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banquet

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banquet


  5  definitions  found 
 
  From  Webster's  Revised  Unabridged  Dictionary  (1913)  [web1913]: 
 
  Banquet  \Ban"quet\,  v.  i. 
  1.  To  regale  one's  self  with  good  eating  and  drinking;  to 
  feast. 
 
  Were  it  a  draught  for  Juno  when  she  banquets,  I 
  would  not  taste  thy  treasonous  offer.  --Milton. 
 
  2.  To  partake  of  a  dessert  after  a  feast.  [Obs.] 
 
  Where  they  did  both  sup  and  banquet.  --Cavendish. 
 
  From  Webster's  Revised  Unabridged  Dictionary  (1913)  [web1913]: 
 
  Banquet  \Ban"quet\,  n.  [F.,  a  feast,  prop.  a  dim.  of  banc  bench; 
  cf  It  banchetto  dim.  of  banco  a  bench,  counter.  See  {Bank} 
  a  bench,  and  cf  {Banquette}.] 
  1.  A  feast;  a  sumptuous  entertainment  of  eating  and  drinking; 
  often  a  complimentary  or  ceremonious  feast,  followed  by 
  speeches. 
 
  2.  A  dessert;  a  course  of  sweetmeats;  a  sweetmeat  or 
  sweetmeats.  [Obs.] 
 
  We'll  dine  in  the  great  room  but  let  the  music  And 
  banquet  be  prepared  here  --Massinger. 
 
  From  Webster's  Revised  Unabridged  Dictionary  (1913)  [web1913]: 
 
  Banquet  \Ban"quet\,  v.  t.  [imp.  &  p.  p.  {Banqueted};  p.  pr  & 
  vb  n.  {Banqueting}.] 
  To  treat  with  a  banquet  or  sumptuous  entertainment  of  food; 
  to  feast. 
 
  Just  in  time  to  banquet  The  illustrious  company 
  assembled  there  --Coleridge. 
 
  From  WordNet  r  1.6  [wn]: 
 
  banquet 
  n  1:  a  ceremonial  dinner  party  for  many  people  [syn:  {feast}] 
  2:  a  meal  that  is  well  prepared  and  greatly  enjoyed:  "a  banquet 
  for  the  graduating  seniors";  "the  Thanksgiving  feast" 
  [syn:  {feast}] 
  v  1:  provide  a  feast  or  banquet  for  [syn:  {feast},  {junket}] 
  2:  partake  in  a  feast  or  banquet  [syn:  {feast},  {junket}] 
 
  From  Easton's  1897  Bible  Dictionary  [easton]: 
 
  Banquet 
  a  feast  provided  for  the  entertainment  of  a  company  of  guests 
  (Esther  5;  7;  1  Pet.  4:3);  such  as  was  provided  for  our  Lord  by 
  his  friends  in  Bethany  (Matt.  26:6;  Mark  14:3;  comp.  John  12:2). 
  These  meals  were  in  the  days  of  Christ  usually  called  "suppers," 
  after  the  custom  of  the  Romans,  and  were  partaken  of  toward  the 
  close  of  the  day  It  was  usual  to  send  a  second  invitation 
  (Matt.  22:3;  Luke  14:17)  to  those  who  had  been  already  invited. 
  When  the  whole  company  was  assembled,  the  master  of  the  house 
  shut  the  door  with  his  own  hands  (Luke  13:25;  Matt.  25:10).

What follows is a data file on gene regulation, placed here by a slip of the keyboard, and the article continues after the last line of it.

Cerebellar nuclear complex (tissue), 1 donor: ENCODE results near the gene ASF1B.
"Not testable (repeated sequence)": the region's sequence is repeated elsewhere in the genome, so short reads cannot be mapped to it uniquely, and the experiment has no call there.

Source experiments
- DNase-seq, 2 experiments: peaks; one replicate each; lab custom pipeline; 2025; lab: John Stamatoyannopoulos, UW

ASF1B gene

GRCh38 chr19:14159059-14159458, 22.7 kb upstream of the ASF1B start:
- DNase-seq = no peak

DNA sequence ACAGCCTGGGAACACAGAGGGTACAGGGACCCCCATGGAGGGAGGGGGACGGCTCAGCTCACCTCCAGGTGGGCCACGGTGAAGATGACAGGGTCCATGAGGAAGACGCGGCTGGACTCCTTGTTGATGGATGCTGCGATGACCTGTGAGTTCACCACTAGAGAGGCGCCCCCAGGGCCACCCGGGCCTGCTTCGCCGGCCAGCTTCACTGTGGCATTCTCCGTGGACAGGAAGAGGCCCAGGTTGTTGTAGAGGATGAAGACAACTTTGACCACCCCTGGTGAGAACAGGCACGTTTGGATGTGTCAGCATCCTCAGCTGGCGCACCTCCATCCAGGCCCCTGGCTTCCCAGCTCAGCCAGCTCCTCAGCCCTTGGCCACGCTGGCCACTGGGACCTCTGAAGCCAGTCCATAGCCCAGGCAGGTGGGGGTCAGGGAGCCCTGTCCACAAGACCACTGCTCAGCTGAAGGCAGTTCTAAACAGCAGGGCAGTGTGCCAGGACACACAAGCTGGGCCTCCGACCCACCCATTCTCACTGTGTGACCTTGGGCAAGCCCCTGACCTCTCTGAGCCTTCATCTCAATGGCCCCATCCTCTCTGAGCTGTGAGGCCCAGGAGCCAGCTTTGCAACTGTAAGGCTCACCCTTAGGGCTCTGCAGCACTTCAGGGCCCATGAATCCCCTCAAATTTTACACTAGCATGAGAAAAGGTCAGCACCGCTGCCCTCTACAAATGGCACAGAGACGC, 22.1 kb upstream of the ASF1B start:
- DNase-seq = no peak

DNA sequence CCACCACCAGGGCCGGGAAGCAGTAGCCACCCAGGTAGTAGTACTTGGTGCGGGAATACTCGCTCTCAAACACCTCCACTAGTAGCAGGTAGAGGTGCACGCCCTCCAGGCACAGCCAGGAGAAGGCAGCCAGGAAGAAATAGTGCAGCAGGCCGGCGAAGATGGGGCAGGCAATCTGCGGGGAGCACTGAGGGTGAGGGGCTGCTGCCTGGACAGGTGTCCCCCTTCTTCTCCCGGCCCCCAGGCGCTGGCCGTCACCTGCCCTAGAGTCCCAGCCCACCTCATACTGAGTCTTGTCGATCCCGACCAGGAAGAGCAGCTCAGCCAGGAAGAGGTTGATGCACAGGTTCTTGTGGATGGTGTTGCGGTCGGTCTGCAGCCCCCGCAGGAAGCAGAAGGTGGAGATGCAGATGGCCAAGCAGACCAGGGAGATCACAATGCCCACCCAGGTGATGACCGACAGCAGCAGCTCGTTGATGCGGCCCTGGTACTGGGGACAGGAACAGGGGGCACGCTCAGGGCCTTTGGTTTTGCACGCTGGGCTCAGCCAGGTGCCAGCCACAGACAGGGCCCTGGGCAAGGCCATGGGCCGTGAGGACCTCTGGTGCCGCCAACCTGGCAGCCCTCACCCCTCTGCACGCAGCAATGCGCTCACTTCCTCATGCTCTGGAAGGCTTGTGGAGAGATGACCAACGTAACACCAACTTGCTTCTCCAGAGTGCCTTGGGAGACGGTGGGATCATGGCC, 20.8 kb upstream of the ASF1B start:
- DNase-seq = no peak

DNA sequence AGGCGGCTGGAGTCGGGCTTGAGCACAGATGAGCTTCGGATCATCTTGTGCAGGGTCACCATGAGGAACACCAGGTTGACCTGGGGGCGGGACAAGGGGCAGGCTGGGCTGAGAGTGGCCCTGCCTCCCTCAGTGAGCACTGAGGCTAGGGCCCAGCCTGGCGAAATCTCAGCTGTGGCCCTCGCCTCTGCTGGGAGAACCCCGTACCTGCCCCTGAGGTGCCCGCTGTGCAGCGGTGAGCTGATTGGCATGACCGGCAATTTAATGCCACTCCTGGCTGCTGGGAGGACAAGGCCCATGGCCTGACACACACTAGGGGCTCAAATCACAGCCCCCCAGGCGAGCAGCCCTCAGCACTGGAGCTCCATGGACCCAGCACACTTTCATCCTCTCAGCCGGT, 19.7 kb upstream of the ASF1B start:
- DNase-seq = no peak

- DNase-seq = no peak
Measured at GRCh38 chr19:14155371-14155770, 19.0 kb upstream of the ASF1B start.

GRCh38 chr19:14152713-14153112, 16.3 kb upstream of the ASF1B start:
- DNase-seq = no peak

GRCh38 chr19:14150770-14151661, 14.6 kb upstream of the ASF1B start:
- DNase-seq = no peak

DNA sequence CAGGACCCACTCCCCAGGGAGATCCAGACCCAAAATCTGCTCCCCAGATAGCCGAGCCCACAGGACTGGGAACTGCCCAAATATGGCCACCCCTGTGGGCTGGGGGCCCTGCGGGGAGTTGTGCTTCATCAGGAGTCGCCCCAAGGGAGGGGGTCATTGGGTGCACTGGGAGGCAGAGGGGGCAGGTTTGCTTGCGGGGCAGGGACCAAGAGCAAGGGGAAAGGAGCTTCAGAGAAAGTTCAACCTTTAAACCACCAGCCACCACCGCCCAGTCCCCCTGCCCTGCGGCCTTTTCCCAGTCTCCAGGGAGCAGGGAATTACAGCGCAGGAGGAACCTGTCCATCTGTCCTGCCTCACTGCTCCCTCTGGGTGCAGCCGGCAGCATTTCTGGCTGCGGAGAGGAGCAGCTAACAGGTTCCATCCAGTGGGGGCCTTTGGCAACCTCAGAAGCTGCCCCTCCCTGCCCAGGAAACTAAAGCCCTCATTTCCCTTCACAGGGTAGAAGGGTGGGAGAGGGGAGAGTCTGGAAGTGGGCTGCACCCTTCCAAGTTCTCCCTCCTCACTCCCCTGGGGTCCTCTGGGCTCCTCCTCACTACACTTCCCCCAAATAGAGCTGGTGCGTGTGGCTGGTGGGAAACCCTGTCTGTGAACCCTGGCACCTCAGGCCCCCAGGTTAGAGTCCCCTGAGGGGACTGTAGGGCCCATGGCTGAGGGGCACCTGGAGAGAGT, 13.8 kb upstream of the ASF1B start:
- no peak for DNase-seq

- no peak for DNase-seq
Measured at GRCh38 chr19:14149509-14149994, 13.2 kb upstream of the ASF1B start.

The  guests  were  first  refreshed  with  water  and  fragrant  oil 
  (Luke  7:38;  Mark  7:4).  A  less  frequent  custom  was  that  of 
  supplying  each  guest  with  a  robe  to  be  worn  during  the  feast 
  (Eccles.  9:8;  Rev.  3:4,  5;  Matt.  22:11).  At  private  banquets  the 
  master  of  the  house  presided;  but  on  public  occasions  a 
  "governor  of  the  feast"  was  chosen  (John  2:8).  The  guests  were 
  placed  in  order  according  to  seniority  (Gen.  43:33),  or 
  according  to  the  rank  they  held  (Prov.  25:6,7;  Matt.  23:6;  Luke 
  14:7). 
 
  As  spoons  and  knives  and  forks  are  a  modern  invention,  and 
  were  altogether  unknown  in  the  East,  the  hands  alone  were 
  necessarily  used  and  were  dipped  in  the  dish,  which  was  common 
  to  two  of  the  guests  (John  13:26).  In  the  days  of  our  Lord  the 
  guests  reclined  at  table;  but  the  ancient  Israelites  sat  around 
  low  tables,  cross-legged,  like  the  modern  Orientals.  Guests  were 
  specially  honoured  when  extra  portions  were  set  before  them 
  (Gen.  43:34),  and  when  their  cup  was  filled  with  wine  till  it 
  ran  over  (Ps.  23:5).  The  hands  of  the  guests  were  usually 
  cleaned  by  being  rubbed  on  bread,  the  crumbs  of  which  fell  to 
  the  ground,  and  were  the  portion  for  dogs  (Matt.  15:27;  Luke 
  16:21). 
 
  At  the  time  of  the  three  annual  festivals  at  Jerusalem  family 
  banquets  were  common.  To  these  the  "widow,  and  the  fatherless, 
  and  the  stranger"  were  welcome  (Deut.  16:11).  Sacrifices  also 
  included  a  banquet  (Ex.  34:15;  Judg.  16:23).  Birthday  banquets 
  are  mentioned  (Gen.  40:20;  Matt.  14:6).  They  were  sometimes 
  protracted,  and  attended  with  revelry  and  excess  (Gen.  21:8; 
  29:22;  1  Sam.  25:2,36;  2  Sam.  13:23).  Portions  were  sometimes 
  sent  from  the  table  to  poorer  friends  (Neh.  8:10;  Esther  9:19, 
  22).  (See  {MEALS}.) 
 




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